From before the dawn of the twentieth century until the arrival of the New Deal, one of the most protracted and deadly labor struggles in American history was waged in West Virginia. On one side were powerful corporations and millionaire industrialists who bought political influence and paid for armed guards for their company towns. On the other side were 50,000 mine workers, the nation’s largest labor union, and the legendary “miners’ angel,” Mother Jones.
Attempts to unionize were met with stiff resistance. Fundamental rights were bent and broken until the violence evolved from bloody skirmishes to open armed conflict. The fight for civil rights and unionization sparked a political crisis verging on civil war that stretched from the creeks and hollows to the courts and the US Senate. In The Devil is Here in These Hills, celebrated labor historian James Green tells the story of West Virginia and coal like never before.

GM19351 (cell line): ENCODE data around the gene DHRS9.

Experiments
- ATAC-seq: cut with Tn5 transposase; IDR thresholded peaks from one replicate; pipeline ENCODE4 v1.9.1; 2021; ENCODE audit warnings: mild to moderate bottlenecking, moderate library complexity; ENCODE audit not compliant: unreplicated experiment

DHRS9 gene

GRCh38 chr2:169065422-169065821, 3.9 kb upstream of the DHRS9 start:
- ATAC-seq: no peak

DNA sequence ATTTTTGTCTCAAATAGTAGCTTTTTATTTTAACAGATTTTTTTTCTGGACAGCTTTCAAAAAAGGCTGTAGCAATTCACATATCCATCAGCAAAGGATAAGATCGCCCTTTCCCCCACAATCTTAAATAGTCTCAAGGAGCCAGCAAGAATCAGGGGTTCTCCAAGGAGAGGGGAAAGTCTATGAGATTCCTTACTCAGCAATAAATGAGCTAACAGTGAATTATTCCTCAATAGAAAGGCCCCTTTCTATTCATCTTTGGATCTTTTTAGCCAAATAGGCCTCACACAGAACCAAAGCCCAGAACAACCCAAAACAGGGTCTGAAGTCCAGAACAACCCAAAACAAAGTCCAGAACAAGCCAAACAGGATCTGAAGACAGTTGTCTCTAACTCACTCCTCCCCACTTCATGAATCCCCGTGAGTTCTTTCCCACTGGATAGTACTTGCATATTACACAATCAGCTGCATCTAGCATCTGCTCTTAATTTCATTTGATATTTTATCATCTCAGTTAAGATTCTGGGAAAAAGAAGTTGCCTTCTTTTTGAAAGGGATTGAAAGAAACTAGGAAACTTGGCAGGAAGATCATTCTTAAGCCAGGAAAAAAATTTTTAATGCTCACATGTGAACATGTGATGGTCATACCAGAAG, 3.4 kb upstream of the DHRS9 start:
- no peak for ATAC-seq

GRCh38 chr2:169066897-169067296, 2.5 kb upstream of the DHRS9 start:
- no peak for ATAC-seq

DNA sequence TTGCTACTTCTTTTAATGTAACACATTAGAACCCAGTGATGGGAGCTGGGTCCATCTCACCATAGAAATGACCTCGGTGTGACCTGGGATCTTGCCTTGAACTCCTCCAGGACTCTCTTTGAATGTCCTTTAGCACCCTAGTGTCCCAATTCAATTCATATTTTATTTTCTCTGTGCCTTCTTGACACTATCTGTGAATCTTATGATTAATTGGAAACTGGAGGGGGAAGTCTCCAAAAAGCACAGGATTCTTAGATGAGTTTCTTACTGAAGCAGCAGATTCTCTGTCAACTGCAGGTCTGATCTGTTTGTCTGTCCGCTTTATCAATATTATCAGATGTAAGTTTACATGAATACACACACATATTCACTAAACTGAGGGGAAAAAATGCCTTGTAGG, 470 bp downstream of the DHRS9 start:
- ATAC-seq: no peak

“Among the best and largely forgotten American stories” – New York Times
“A thoroughly documented and masterfully written account” – Booklist
“The Devil Is Here in These Hills provides much needed perspective on the economic, social, and political issues that still confound the Mountaineer State…The author’s nuanced treatment….is the way history should be written.” – Pittsburgh Post-Gazette